Pope Francis has announced 15 bishops and archbishops to be honored as cardinals, and it is a diverse group from around the world.
The Pope said on Vatican Radio that he will hold a meeting of cardinals on February 14, and “will name 15 new Cardinals who, coming from 13 countries from every continent, manifest the indissoluble links between the Church of Rome and the particular Churches present in the world.”
The New York Times reports that Pope Francis has chosen many of the new cardinals from developing countries, reflecting the growth of the Roman Catholic Church in Asia and Africa. Nine of the cardinals come from developing countries in those continents, five are European, and one — the only native English speaker — from New Zealand.
“The most evident criteria is evidently that of universality,” said Rev. Federico Lombardi, a Vatican spokesman. “Fourteen different countries are represented, including some that do not currently have a cardinal, and some that have never had one.”
According to CNN Senior Vatican Analyst John L. Allen, cardinals are sometimes referred to as the princes of the Catholic Church, and new cardinals are important because they “set the tone in the church and also elect the new pope.”
“This is a pope who very much wants to reach out to people on the margins, and you can clearly see that in this set. You’re talking about cardinals from typically overlooked places, like Cape Verde, the Pacific island of Tonga, Panama, Thailand, Uruguay.”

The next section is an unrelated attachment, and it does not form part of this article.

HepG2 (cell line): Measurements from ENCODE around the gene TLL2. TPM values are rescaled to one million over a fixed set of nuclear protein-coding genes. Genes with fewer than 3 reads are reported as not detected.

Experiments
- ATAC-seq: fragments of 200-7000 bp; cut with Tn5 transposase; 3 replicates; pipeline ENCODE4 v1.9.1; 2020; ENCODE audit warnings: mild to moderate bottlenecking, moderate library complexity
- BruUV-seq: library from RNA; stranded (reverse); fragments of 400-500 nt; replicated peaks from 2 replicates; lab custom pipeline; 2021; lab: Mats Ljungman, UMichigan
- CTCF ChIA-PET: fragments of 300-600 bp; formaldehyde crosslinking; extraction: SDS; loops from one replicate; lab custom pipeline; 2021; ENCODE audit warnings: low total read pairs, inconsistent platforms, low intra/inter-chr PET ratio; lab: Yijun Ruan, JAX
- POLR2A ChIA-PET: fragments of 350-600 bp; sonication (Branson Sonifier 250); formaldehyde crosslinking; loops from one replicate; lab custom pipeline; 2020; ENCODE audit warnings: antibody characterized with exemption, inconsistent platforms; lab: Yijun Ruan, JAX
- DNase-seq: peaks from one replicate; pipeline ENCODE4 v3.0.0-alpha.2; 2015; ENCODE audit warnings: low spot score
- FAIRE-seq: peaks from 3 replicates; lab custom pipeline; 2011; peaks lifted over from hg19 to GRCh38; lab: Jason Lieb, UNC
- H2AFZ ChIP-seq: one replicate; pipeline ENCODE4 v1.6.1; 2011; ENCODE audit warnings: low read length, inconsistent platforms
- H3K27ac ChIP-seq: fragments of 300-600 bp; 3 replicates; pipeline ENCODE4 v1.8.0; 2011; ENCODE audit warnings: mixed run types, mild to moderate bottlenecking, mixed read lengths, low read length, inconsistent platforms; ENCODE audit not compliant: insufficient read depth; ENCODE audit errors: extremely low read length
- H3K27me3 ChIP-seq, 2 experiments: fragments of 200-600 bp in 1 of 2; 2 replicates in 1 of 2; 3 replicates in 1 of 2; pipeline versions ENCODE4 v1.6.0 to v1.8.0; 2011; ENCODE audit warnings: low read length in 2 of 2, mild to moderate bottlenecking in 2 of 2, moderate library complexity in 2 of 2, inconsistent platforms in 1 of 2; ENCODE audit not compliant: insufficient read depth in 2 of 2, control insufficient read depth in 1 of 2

Allen noted that, for the second time since Francis’ election to Pope, no Americans have made the list. Last year, Pope Francis appointed 19 new cardinals, including bishops from Haiti and Burkina Faso.
“Francis’ pattern is very clear,” Allen said. “He wants to go to the geographical peripheries rather than places that are already top-heavy with cardinals.”
The Pope appears to be carrying on a new direction of diversity in the church leadership, which his election confirms. According to the Inquisitr, Francis is the first non-European Pope in 1,200 years.
Christopher Bellitto, a church history professor at New Jersey’s Kean University, feels that Francis’ choice to announce the new cardinals on the Catholic Feast of the Epiphany is significant. The Feast celebrates the visit of the Magi to Jesus’ birthplace.
Bellitto believes that Francis wants to decentralize the church, and to hear reform ideas from the small areas distant from Catholic power centers.
“On feast of three wise men from far away, the Pope’s choises for cardinal say that every local church deserves a place at the big table,” he said.
In addition to the 15 active church leaders, Pope Francis also announced he will honor as cardinal five retired archbishops and bishops “who are distinguished for their pastoral charity in the service of the Holy See and of the Church.”
[Image via Denver Catholic Register]